Mintlet is a new pre-paid Mastercard that allows users to pay in multiple currencies, and which will start appearing in high-street stores in March next year. The branding for the card was created by long-term Digital Arts contributor Radim Malinic – aka Brand Nu.
We caught up with Radim to find out more about the project.
DA: How did you get the commission?
RM: "I was contacted directly by the client who found my online portfolio via Google search. They have been looking for someone suitable for a while when they got in touch.
"The client was impressed by the breadth of my work and wanted to commission someone who could be in control of all creative tasks"
DA: What were you tasked with doing?
RM: "Although the company has had most of the infrastructure in place at the time of enquiry, there was not actual design in place. However, there was a clear vision of whom to the product should appeal. The initial task was to create logo, card designs and packaging.
"This had then extended to overall branding, website design and mobile app design."
DA: What is the essence of the brand behind the branding?
RM: "Our initial talks revealed the desire to design the product with appeal to wider demographics. Mintlet is a multicurrency pre-paid card which will be likely favoured by frequent international travellers.
DA: Tell us about the design of the logo and logotype.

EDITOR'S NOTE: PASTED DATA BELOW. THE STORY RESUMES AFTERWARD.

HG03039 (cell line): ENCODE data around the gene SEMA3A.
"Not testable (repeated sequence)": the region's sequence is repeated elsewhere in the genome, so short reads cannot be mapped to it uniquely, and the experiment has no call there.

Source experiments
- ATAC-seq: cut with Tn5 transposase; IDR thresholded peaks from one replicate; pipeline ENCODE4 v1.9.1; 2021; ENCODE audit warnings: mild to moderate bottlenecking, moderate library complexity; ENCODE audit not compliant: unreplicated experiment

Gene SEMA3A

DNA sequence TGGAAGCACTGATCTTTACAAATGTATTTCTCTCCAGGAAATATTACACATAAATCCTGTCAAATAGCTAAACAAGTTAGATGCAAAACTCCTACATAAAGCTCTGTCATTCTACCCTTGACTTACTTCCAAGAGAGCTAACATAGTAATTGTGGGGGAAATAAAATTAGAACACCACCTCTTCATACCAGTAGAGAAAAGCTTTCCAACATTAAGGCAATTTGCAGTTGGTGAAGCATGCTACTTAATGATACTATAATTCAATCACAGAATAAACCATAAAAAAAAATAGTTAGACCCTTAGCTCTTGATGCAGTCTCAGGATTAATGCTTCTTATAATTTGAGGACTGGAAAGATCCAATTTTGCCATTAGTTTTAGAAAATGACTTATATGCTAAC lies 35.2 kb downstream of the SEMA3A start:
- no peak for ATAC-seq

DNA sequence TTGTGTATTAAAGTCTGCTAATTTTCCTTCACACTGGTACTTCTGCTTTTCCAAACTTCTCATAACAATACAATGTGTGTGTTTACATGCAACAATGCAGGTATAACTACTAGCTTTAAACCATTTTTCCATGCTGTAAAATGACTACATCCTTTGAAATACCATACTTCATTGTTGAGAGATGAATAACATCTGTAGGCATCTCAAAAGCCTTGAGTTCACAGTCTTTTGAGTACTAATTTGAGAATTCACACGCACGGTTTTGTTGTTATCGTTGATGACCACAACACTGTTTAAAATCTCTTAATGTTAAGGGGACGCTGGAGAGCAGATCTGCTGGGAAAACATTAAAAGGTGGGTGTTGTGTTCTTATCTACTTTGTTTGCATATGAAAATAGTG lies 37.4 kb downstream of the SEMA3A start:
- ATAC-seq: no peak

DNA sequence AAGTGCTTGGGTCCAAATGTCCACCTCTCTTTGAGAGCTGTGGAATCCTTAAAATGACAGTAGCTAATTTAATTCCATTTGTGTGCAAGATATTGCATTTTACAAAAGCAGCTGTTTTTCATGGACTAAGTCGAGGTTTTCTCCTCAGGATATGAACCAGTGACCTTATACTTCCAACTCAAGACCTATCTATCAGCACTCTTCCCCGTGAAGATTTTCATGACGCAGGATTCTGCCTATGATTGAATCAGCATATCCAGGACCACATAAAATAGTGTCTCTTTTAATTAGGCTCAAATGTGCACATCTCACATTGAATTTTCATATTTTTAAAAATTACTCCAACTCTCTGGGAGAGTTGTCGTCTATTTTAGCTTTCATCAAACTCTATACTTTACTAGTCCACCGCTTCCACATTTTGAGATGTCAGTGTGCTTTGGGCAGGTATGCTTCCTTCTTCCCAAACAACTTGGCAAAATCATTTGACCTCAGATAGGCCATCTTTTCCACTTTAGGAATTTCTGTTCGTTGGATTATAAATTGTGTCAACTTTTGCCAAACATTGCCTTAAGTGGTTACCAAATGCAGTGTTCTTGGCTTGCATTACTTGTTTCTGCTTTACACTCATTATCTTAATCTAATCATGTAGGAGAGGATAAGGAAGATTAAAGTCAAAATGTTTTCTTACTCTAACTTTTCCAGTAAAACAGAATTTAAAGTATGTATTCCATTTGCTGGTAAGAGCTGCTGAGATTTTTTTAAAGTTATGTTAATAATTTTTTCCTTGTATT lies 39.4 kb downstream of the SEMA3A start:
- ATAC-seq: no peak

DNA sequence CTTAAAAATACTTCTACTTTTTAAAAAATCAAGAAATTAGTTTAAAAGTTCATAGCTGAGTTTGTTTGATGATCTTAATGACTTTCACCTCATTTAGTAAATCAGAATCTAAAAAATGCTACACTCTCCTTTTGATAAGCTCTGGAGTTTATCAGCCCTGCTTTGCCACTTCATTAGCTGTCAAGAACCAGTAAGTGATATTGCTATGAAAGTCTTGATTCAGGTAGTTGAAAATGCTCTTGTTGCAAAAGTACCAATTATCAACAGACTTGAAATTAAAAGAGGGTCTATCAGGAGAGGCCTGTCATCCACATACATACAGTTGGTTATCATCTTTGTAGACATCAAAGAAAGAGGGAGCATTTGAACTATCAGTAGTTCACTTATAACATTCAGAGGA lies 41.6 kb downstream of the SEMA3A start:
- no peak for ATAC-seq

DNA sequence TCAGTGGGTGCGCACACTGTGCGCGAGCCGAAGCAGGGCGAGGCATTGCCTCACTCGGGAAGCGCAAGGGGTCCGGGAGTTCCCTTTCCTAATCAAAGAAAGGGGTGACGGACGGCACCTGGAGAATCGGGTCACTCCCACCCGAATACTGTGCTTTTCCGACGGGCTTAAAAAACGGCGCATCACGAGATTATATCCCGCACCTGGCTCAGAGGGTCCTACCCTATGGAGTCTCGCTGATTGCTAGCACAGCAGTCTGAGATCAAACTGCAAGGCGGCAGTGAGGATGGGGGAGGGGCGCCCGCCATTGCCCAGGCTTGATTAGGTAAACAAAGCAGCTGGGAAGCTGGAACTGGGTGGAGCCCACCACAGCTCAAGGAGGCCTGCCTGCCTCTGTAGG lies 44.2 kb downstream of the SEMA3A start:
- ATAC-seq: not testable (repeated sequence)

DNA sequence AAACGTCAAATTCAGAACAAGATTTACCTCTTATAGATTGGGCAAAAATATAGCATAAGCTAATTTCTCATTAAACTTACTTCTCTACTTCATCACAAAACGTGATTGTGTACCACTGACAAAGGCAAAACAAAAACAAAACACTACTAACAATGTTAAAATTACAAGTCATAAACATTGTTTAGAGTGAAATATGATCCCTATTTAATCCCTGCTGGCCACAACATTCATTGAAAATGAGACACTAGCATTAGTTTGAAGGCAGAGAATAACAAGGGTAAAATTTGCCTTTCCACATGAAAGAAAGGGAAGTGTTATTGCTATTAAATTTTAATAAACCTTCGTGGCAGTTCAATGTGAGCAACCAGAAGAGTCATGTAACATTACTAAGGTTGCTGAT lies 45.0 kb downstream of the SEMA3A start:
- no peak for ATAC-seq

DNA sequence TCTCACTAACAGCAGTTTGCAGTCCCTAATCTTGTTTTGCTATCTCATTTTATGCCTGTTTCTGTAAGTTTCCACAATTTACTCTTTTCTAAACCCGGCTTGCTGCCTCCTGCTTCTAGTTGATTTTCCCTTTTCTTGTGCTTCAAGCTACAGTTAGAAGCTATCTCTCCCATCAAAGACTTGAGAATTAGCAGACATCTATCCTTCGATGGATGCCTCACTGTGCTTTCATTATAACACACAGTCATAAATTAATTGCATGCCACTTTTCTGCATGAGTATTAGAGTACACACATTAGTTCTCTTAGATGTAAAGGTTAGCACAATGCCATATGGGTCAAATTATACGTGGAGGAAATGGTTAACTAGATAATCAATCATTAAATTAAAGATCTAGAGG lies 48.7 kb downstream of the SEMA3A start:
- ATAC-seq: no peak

RM: "Many existing card logos are highly memorable and recognisable and I wanted Mintlet to have the exact same values. I wanted to create a brand that’s as iconic and instantly recognisable as, for example, the MasterCard logo.
"I aimed to create a marque which is versatile, simple, elegant yet fun and uplifting. The rainbow colours symbolise the rolling hills, travels, sunrise and the positivity of what you can do with the card. The card should be part and extension of your lifestyle and the logo should represent just that."
DA: Tell us about the graphics system.
RM: "The graphic system stems from the logo itself. Although the particles and shapes possess rather abstract values, these are simply just parts of the logo taken apart.
"Even though the logo creation was a very fluent process, the actual system took a few different versions before I decided to strip everything back to plain colours and only use a small fraction of colours via subtle shapes. I wanted to give the hero logo enough space to breathe within each design."
DA: What digital design elements did you create and how are they to be used?
RM: "Currently, the work is underway on the website and mobile app. Both elements are shaping the brand look and feel further beyond the printed material.
The mobile app [mobile wallet] will be the invaluable component working seamlessly with the card itself, giving the user complete control of their funds. Everything is designed with usability and elegance in heart.
"Finally, we are also working on first sketches for print and digital advertising. The year 2014 will be full on."
Right: The card's in-store packaging.